Contributors » Rev. Martin Elfert
Book fails to answer what it looks like when our deepest values are thoroughly integrated into our work
“Being Buddha at Work” is a promising book, but it loses its balance early and never recovers. That’s a shame because the question which it authors, Franz Metcalf and B.J. Gallagher, set out to answer is an important one: what does it look like when our deepest values are thoroughly integrated into our work?
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Shortly after this summer’s murders at the Sikh Temple in Wisconsin, Sociology Professor Mark Juergensmeyer wrote a short article in which he reflected on the motivations of the perpetrator, Wade Michael Page. In his article, Juergensmeyer identified Page as a “Christian terrorist.”
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Spokane has joined in the billboard wars. As Thomas J. Brown reported a few weeks back on SpokaneFAVS, our city is the latest in which an atheist group has purchased advertising to argue, among other things, that "Truth is real; God is imaginary."
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The Christian blogosphere has been busy these last few days, as one of us after another has weighed in on Ross Douthat’s New York Times Article, “Can Liberal Christianity be Saved?” Some of the reflections have been insightful — see, in particular, Diana Butler Bass’ argument that Douthat has misread the data and, thereby, incorrectly confined a broad decline in American Christianity to certain denominations.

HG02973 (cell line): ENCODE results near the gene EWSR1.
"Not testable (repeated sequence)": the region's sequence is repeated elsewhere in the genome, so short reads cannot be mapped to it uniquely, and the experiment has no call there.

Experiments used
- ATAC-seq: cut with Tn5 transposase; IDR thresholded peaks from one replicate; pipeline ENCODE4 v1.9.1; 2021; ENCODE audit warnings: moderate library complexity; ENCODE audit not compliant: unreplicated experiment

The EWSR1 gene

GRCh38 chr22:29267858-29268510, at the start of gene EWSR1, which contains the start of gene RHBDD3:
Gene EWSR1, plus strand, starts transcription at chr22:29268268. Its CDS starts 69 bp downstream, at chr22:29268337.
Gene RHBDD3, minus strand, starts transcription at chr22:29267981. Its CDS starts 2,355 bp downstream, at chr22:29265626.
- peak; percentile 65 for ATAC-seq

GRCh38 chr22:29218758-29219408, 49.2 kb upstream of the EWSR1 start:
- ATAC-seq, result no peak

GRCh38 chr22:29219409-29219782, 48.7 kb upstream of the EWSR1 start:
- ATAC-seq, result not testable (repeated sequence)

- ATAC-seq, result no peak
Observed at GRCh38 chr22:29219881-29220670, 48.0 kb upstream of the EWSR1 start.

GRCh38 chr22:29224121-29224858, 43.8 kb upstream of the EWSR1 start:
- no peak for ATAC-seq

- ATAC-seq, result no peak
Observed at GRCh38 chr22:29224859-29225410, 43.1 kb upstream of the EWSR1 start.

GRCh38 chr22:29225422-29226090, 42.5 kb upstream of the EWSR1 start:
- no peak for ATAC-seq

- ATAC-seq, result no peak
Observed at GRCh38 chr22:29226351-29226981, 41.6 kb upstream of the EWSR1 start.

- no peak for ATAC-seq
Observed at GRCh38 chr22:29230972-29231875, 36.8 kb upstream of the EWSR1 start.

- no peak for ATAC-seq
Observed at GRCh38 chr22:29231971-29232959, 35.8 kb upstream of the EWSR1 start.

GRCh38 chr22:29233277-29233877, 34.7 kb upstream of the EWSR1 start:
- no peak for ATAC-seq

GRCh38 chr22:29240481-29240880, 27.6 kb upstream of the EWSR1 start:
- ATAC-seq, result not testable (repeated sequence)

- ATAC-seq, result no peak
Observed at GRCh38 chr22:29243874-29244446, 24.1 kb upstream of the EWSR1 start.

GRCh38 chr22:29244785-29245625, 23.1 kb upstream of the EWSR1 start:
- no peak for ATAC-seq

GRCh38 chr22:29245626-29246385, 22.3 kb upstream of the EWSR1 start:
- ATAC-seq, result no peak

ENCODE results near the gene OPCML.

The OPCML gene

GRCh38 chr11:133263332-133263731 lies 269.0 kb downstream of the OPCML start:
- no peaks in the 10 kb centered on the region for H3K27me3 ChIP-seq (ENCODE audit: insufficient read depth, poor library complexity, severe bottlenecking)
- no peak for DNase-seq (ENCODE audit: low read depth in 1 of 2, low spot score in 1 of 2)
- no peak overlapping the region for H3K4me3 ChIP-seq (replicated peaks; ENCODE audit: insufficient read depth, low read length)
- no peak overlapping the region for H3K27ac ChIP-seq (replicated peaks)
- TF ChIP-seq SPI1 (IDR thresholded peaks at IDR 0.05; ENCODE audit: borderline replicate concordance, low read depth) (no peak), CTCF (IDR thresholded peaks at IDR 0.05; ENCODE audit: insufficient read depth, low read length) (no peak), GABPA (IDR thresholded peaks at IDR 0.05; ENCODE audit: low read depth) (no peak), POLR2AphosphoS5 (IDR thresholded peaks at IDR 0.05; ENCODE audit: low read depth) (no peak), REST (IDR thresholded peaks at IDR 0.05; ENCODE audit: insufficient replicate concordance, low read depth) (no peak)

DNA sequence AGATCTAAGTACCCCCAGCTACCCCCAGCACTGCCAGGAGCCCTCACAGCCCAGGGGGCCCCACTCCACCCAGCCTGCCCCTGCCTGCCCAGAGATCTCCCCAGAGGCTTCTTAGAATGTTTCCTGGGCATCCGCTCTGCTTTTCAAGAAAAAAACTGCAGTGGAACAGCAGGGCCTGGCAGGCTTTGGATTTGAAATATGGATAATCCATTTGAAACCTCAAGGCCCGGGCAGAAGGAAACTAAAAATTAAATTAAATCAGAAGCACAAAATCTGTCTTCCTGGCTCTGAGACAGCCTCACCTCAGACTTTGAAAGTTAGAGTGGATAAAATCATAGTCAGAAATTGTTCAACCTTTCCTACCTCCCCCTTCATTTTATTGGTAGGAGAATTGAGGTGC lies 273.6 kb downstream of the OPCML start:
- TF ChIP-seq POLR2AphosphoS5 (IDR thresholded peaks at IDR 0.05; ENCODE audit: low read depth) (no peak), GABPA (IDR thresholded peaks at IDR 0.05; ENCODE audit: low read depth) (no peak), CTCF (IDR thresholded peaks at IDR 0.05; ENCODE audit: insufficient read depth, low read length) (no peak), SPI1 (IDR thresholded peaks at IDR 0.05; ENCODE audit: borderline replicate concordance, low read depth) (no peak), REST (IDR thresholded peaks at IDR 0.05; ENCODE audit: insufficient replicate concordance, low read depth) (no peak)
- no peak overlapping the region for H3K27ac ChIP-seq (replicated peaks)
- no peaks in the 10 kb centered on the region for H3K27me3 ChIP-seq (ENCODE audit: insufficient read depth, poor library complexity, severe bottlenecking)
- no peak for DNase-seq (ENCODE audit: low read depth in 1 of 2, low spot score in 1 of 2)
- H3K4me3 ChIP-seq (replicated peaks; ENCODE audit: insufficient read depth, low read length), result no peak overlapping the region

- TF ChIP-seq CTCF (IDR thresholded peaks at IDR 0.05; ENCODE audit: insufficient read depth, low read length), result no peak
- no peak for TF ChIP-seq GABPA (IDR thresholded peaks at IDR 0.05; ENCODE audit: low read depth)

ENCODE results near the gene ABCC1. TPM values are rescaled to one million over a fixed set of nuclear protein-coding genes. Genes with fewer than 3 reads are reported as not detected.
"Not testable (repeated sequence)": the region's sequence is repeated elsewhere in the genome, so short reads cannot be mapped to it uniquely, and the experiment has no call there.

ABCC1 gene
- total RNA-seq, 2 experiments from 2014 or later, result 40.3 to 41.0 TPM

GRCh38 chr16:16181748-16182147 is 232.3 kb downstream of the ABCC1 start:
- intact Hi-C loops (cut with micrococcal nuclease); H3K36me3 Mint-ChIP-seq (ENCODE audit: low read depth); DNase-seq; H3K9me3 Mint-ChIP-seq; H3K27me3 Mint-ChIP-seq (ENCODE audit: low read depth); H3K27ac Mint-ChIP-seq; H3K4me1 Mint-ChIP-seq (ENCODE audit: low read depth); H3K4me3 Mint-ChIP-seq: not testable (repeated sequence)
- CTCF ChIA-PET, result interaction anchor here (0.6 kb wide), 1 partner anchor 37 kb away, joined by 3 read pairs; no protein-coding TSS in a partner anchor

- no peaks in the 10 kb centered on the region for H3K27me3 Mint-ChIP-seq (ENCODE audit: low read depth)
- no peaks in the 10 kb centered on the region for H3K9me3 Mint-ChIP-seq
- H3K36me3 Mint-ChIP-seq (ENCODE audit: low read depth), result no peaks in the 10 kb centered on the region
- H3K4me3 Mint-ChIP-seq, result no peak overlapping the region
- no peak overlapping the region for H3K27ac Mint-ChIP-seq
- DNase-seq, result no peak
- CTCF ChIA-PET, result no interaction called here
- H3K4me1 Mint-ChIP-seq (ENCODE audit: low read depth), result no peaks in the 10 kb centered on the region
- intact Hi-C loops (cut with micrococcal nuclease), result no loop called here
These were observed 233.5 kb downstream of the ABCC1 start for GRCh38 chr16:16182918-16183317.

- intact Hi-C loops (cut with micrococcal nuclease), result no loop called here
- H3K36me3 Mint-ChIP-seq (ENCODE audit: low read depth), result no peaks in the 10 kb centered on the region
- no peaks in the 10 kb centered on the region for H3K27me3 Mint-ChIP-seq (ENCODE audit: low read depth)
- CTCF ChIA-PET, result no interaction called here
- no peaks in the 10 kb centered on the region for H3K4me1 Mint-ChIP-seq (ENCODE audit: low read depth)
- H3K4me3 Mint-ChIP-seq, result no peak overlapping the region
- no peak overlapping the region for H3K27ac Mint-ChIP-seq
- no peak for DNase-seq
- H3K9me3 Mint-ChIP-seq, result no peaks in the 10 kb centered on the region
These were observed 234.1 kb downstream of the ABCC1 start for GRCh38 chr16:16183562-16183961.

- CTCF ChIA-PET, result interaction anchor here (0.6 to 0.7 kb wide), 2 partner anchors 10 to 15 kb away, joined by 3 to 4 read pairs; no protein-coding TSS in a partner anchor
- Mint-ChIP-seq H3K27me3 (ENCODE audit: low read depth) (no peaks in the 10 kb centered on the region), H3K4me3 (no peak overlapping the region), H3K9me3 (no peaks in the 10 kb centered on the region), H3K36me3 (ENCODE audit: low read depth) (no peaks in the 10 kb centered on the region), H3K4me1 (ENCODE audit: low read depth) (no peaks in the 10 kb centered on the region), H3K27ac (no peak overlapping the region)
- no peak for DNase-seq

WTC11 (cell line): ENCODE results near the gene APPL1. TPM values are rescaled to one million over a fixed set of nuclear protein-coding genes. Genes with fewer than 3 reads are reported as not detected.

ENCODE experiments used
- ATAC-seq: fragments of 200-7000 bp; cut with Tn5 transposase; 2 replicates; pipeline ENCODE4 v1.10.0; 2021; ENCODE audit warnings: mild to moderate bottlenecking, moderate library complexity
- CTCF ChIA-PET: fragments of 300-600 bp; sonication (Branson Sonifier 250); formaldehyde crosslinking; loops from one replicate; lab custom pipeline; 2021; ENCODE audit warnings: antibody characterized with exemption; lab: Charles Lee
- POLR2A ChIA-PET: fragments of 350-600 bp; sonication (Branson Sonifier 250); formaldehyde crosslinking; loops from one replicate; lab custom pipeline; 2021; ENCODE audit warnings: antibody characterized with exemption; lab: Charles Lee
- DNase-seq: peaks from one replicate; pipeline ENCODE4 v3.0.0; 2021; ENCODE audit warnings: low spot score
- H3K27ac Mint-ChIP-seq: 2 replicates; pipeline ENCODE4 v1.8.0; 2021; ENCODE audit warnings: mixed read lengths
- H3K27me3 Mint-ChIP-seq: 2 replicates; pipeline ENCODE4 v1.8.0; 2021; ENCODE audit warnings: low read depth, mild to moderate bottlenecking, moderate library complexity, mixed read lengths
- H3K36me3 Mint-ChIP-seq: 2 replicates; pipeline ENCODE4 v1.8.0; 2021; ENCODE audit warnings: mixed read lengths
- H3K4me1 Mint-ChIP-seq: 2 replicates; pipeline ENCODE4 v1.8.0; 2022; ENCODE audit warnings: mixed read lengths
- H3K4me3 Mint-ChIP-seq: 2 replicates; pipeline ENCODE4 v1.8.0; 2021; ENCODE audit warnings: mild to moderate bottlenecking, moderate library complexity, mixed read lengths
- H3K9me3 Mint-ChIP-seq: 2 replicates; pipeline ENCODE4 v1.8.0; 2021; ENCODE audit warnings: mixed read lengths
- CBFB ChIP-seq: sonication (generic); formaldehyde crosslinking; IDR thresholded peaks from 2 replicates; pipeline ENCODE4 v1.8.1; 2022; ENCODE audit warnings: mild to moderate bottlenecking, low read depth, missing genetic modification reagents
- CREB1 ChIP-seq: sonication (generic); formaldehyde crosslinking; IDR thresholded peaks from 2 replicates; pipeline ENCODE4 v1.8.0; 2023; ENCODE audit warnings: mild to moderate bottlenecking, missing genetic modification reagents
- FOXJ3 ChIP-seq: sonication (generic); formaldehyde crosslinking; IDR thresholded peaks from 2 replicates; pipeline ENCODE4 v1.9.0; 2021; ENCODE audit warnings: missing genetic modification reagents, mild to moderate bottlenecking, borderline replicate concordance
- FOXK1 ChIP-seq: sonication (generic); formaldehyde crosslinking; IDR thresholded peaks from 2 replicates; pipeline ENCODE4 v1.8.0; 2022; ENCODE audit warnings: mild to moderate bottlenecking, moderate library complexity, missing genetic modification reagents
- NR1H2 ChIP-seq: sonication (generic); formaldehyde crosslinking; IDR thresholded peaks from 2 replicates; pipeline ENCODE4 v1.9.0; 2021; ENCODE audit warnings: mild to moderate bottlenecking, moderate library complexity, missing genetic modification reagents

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I read a lot of children’s books these days. It’s one of the many benefits of parenthood. Some of the books I know from my own childhood, such as Richard Scarry’s, "Busy Busy Town," with its excitable, anthropomorphic citizens.
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Earlier this year I decided I was going to make good on a long-time plan and buy a road bike. I mostly ride on pavement these days; a few years back, I more or less permanently swapped out the knobbies on my mountain bike for slick tires.
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I was in my late 20s when I first went to Europe. One of the things that I was most excited about was going to the art museums — growing up on the West Coast, I didn’t have a whole lot of access to the European masters. The museums lived up to their promise: I remember standing before a Van Gog...
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